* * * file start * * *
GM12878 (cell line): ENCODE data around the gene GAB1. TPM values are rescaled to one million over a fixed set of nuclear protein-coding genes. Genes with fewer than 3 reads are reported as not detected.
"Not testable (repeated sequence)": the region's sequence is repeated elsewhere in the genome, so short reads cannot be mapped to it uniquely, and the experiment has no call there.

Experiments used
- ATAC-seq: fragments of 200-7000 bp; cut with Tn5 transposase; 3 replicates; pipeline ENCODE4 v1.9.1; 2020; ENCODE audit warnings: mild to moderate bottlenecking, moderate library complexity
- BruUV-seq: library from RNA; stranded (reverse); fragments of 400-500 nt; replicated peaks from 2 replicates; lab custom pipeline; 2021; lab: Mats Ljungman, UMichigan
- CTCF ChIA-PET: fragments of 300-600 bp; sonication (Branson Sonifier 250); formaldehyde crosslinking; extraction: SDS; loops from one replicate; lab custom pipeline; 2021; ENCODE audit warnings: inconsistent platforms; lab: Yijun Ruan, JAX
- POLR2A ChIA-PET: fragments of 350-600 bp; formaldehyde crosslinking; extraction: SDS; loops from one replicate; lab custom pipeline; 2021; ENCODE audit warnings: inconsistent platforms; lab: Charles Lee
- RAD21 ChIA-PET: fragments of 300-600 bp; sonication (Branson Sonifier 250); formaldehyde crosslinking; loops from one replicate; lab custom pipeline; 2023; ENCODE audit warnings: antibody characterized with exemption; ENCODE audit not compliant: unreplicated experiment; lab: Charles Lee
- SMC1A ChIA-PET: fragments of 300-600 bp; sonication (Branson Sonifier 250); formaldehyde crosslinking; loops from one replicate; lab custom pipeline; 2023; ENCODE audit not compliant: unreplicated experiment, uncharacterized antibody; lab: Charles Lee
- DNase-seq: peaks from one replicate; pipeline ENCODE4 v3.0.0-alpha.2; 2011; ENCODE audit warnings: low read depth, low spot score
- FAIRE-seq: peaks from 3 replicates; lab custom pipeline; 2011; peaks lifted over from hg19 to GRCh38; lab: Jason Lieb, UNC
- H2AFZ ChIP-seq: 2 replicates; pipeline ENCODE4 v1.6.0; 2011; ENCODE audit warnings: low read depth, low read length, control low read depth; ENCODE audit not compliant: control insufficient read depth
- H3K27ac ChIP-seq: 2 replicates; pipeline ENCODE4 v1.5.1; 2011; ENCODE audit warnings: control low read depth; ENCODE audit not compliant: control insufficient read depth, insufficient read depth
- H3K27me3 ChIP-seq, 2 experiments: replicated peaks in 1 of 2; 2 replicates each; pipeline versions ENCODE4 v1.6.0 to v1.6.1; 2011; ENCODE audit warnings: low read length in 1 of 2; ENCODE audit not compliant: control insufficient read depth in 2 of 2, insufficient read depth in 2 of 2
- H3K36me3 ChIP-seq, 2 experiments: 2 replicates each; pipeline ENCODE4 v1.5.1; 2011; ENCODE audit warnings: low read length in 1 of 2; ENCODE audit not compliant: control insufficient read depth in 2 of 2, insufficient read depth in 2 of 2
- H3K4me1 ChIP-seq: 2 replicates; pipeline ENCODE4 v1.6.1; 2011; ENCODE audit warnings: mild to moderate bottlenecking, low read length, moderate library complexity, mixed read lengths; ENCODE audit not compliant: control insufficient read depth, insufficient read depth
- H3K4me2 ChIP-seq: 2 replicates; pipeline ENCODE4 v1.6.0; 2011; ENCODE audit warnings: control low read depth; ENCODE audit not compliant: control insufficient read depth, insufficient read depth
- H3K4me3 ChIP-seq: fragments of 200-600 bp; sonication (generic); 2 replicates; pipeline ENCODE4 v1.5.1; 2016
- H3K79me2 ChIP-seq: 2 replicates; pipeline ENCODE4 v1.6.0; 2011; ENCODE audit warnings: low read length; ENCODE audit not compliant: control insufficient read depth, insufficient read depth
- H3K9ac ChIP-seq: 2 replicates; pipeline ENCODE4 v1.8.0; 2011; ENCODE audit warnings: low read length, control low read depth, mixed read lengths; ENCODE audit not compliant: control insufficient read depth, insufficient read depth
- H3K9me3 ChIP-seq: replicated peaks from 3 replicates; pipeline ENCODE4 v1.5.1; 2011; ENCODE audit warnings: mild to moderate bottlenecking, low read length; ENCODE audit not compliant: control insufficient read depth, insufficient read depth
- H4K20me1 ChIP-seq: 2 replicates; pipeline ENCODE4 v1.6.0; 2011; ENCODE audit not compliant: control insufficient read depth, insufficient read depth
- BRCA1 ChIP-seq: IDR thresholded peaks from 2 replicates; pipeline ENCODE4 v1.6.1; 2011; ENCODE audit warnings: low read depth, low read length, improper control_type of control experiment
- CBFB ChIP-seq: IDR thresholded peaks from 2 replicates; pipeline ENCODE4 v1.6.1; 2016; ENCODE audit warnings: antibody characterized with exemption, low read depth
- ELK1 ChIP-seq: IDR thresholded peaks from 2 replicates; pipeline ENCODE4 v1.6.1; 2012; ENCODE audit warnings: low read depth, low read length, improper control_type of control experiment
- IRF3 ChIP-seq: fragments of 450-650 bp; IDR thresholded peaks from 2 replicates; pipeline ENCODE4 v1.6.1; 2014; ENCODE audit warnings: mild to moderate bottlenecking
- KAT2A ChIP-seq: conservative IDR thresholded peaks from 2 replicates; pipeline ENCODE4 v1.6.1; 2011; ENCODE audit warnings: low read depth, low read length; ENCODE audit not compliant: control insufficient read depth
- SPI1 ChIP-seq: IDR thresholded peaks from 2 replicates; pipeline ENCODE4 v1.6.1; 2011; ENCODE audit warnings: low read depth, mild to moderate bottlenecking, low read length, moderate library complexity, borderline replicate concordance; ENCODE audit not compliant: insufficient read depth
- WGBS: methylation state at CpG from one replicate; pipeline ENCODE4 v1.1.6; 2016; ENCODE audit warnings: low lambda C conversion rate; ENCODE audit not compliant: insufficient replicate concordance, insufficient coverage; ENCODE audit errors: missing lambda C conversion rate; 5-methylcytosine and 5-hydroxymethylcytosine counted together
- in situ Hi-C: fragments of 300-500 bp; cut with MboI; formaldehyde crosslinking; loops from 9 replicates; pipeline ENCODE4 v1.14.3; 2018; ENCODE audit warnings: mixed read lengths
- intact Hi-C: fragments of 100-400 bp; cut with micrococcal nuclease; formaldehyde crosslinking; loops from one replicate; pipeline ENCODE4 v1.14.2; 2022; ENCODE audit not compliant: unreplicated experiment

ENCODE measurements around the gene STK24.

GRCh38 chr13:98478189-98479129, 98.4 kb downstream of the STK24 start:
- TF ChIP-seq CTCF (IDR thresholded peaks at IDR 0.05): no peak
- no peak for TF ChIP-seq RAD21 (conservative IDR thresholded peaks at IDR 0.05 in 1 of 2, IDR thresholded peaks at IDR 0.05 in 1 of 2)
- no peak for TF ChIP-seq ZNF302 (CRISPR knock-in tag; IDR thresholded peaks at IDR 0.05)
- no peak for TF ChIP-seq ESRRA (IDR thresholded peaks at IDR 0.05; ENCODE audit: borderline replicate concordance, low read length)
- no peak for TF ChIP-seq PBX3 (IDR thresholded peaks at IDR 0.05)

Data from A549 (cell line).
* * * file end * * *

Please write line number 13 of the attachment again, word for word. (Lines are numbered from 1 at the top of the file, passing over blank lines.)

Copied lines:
- H3K27ac ChIP-seq: 2 replicates; pipeline ENCODE4 v1.5.1; 2011; ENCODE audit warnings: control low read depth; ENCODE audit not compliant: control insufficient read depth, insufficient read depth